The next day a huge ‘atmospheric river’ hit the freeway north of Salt Lake City. I got caught up in it while looking for a crash spot in the evening. I try not to drive at night…especially in heavy rain but all the exits said ‘no service’. It was some of the worst, scariest driving I’ve ever done. Nowhere to stop but too tired to drive. At one point I was following a semi truck and another semi passed on the left. The two of them were throwing up huge sheets of water as we all flew down the freeway at 60. I was totally blinded, might as well have not had wipers. As the big truck passed I couldn’t see any signs of the road…just rain smeared red lights. I swerved to the middle of the red glows…hoping that was the road, and that no crazy person was tail ending the trucks.
They passed, I slowed to 40 and took the next exit. Luck was with me and there was a wide turn around on a side road where I could park and sleep. It poured all night. The next day I managed to drive to Moab, camping in free BLM pland a few miles north of town.
Grand County, UT
Chad caught up to me at 10 that night, and we met Cole the next day. I’ve known Cole a couple years after hooking up at Squamish and Vegas. We stocked up on food and drove down to Indian Creek. We did a few routes that evening and lucked out with a good camp spot about halfway to Beef Basin.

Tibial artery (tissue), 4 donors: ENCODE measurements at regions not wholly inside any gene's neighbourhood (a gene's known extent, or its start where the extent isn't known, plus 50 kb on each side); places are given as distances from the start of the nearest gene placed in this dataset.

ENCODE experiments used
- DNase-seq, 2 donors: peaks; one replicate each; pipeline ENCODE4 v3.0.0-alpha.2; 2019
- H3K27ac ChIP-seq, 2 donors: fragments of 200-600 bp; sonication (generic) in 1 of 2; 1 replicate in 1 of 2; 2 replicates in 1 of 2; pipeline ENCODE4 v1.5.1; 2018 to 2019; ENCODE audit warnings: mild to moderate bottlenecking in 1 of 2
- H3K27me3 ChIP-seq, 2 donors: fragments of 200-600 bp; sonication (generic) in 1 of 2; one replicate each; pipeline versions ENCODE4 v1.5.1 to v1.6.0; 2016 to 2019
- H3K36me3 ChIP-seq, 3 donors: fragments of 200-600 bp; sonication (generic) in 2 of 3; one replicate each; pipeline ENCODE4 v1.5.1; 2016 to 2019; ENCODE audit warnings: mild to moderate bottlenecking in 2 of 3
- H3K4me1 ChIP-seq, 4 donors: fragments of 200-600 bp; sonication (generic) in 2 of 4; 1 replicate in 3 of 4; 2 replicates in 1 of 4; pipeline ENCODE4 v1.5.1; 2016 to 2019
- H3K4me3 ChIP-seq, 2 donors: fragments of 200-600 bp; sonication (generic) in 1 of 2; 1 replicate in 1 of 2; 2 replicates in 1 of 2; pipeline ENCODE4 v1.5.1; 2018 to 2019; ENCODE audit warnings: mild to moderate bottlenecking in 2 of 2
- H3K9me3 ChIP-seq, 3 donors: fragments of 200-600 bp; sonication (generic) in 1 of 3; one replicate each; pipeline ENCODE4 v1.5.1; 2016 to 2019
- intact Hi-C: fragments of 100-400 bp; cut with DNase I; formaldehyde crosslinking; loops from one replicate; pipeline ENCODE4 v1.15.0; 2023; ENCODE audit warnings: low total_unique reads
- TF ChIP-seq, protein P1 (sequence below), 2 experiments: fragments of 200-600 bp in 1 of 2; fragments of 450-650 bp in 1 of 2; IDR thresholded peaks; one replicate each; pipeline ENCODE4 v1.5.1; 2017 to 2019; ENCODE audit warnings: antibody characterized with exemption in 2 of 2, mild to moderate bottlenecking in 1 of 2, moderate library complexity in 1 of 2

We rolled in to Donnelly at 10AM. As we were packing up I noticed a solo girl sitting on her tailgate. I knew that look, having been solo many, many times back when the kids were little. Sue would babysit while I walked around with a rack and a rope hoping for a party of three that needed a 4th.
I walked near her car as I headed up to the crag.
“Morning! How’s your day going?”
“Not bad, how about you?”
“Oh, we’re headed up to get humbled.”
“Yeah, I heard you guys talking about doing some moderates. Uh, you wouldn’t happen to mind if I tagged along would you? I don’t have a partner, but I do have a rack and a rope…”
“Uhh sure, we’d be happy to have you join us.” Sam turned out to a great climber…better than me actually, especially on the smaller hand sizes. She ended up rescuing me on Generic Crack when I ran out of juice halfway up. She is the second partner I’ve met this season while climbing with parties of 3. I also met Dave in July while climbing with Fletch and Kena. Come to think of it, I met Chad while climbing in a party of 3. You can never have too many partners!
We ended up camping and climbing together for a few days. Sam is good people and blessed with small hands. I envy people with hands that size. They have access to small cracks, whereas people with big hands don’t. We did see an old guy my age down there who had huge mitts like mine. He was climbing red #1 cracks no problem…so I guess there’s hope.